Slice

Boston, MA: Picco

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[Photographs: Andrew Janjigian]

Picco

513 Tremont Street, Boston, MA (map); 617 927 00666; piccorestaurant.com
Pizza Style: Neo-Neapolitan(ish)
Pizza Oven: Woodstone gas-fired
The Skinny: Bubbly, chewy, tender crust, nice toppings. Decent ice cream.
Price:10-inch Margherita pie, 10.50; 14-inch, $19.00; single toppings, $1.50-3.00/each; Specialty pies, $21.00-$23.00

The crust at Picco (an acronym for Pizza and Ice Cream COmpany) is definitely the star of the show, not surprisingly, given that owner Rick Katz was a pastry chef and baker before he opened this South End stalwart. It’s tender and chewy in equal measure, and about as open and airy as any pizza I’ve had, like ciabatta dough stretched thin. And it’s got the yeasty aroma and signature tang of a dough that has been granted a long and happy life before heading to its fiery end. And they are not afraid—thankfully—to let the pies see a lot of fire in their Woodstone gas-fired oven. The menu specifies that all pies are cooked well-done, and they mean it.

The slightly irregular topography of the pies—thin here, bubbly, blistered, and thick there—suggests they’ve been made from a high hydration dough, one so wet it’s nearly impossible to stretch evenly.

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It’s also the source of this crust’s one flaw: an excess of flour coating its exposed surfaces, which, aside from leaving a faint powdery bitterness in the mouth, tends to burn on the underside. Super-wet doughs give beautiful results on the interior crumb, but they are a bear to manipulate without dredging them in flour. I get how this presents something of a Catch–22, but if somehow Picco could dial back on the bench flour, this would be an excellent crust, rather than merely a very good one.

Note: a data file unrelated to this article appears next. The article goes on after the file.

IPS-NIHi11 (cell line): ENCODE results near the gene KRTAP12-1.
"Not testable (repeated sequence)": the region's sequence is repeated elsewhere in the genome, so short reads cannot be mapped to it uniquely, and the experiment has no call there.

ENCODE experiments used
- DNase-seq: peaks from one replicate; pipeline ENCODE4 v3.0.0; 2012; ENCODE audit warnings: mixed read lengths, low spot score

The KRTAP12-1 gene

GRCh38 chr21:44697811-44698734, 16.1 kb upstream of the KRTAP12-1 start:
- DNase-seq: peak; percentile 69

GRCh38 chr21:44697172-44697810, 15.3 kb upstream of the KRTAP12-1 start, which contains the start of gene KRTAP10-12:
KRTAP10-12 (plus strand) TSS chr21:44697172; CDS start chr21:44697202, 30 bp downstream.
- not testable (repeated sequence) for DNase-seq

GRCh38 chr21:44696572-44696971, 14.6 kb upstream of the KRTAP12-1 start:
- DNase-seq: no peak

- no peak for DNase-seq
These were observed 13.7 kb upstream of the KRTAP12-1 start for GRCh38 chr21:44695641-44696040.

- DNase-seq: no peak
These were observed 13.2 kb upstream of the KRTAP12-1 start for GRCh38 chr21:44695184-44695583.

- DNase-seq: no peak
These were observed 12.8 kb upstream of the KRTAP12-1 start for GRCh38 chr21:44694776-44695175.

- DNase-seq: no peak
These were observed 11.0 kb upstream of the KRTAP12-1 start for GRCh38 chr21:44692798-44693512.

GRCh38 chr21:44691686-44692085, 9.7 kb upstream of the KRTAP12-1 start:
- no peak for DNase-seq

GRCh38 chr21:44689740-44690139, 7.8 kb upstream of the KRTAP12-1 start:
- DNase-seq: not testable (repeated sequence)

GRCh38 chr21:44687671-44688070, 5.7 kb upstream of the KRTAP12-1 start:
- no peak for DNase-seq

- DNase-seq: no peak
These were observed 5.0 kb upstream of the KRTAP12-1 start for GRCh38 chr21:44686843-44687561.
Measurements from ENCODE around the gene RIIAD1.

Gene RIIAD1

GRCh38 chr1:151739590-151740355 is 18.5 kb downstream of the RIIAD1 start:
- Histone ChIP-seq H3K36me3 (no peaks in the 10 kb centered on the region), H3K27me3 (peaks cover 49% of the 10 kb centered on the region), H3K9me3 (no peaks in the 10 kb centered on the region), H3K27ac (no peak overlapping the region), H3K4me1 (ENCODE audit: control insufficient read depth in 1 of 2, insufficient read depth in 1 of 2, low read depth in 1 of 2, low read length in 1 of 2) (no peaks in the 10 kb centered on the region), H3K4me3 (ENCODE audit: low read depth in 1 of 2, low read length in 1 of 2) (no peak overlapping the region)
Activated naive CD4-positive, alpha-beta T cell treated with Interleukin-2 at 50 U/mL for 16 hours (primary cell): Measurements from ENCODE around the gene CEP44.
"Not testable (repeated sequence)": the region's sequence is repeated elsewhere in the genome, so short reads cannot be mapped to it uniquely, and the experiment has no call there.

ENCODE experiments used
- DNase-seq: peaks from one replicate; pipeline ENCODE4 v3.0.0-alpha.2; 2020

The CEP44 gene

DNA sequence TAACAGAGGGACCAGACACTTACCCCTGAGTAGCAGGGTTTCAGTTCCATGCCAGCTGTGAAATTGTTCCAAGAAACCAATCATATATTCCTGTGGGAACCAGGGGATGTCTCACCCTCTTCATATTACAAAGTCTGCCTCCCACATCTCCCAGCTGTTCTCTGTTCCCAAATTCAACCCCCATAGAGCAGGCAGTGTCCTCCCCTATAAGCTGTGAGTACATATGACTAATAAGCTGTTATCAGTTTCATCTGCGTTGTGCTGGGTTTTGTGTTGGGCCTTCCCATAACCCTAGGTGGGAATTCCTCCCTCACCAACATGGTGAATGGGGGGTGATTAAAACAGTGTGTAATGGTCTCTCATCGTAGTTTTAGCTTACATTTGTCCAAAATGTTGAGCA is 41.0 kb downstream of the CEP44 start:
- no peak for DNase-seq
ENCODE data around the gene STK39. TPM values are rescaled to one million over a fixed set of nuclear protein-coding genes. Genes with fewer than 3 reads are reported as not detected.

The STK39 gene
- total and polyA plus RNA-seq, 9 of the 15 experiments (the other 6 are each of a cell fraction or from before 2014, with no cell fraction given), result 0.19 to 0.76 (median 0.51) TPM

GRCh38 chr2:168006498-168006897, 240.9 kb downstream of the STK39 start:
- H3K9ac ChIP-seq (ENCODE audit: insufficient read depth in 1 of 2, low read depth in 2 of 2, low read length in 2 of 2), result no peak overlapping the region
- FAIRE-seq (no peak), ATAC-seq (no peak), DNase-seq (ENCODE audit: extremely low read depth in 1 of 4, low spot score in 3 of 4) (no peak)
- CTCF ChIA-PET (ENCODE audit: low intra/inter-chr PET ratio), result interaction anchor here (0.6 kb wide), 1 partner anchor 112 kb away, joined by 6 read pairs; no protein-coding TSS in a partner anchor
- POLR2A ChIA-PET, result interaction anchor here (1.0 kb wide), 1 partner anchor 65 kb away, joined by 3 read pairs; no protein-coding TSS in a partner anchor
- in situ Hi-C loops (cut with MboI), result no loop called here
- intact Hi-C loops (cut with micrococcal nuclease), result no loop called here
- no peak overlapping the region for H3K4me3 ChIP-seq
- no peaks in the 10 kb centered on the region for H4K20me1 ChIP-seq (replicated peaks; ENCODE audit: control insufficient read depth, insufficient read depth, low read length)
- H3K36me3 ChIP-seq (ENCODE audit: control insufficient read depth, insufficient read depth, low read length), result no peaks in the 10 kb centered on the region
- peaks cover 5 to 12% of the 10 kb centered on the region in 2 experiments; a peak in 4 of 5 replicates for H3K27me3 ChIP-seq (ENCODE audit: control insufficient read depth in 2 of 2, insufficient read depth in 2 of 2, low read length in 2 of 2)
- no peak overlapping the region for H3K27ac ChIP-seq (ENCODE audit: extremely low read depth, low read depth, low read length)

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The Margherita pie, made with a smooth tomato sauce and fresh mozzarella, and the Neapolitan, which is dotted with crushed tomato pieces and a chiffonade of basil, were both excellent.

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I really wanted to like the Eggplant & Homemade Ricotta pie (it’s normally topped with olives as well, but my wife would let them anywhere near our table). The ricotta was creamy and skirting the edge of too salty (in a good way), its unctuousness offset by the capers, sun-dried tomatoes, and red pepper flakes it concealed. The problem was the eggplant: it had a nice creamy texture, but it was marred by an unpleasant sourness that I couldn’t quite pinpoint. (I’d still recommend the pie—just get them to hold the eggplant.)

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We couldn’t leave a place known for it’s ice cream as much as its pies without sampling at least a few scoops. (Picco even has an old-fashioned soda fountain that doubles as a bar.) I found the texture to be a bit on the chewy side—I like my ice cream creamy and hard—and the coffee flavor a bit acrid. Still, the vanilla and dark chocolate versions were richly flavored, and, though it’s no Toscanini’s (my neighborhood spot—yes, I’m totally spoiled when it comes to frozen delights), Picco’s ice cream was a welcome end to a meal on a blazing hot July day.

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About the author: Andrew Janjigian day-jobs it as an Associate Editor at Cook's Illustrated Magazine. When he's not dismantling recipes for hire, he's likely baking bread or throwing pies into his WFO. He twits regularly as @wordloaf, and blogs much less regularly at blog.dikaryon.org.

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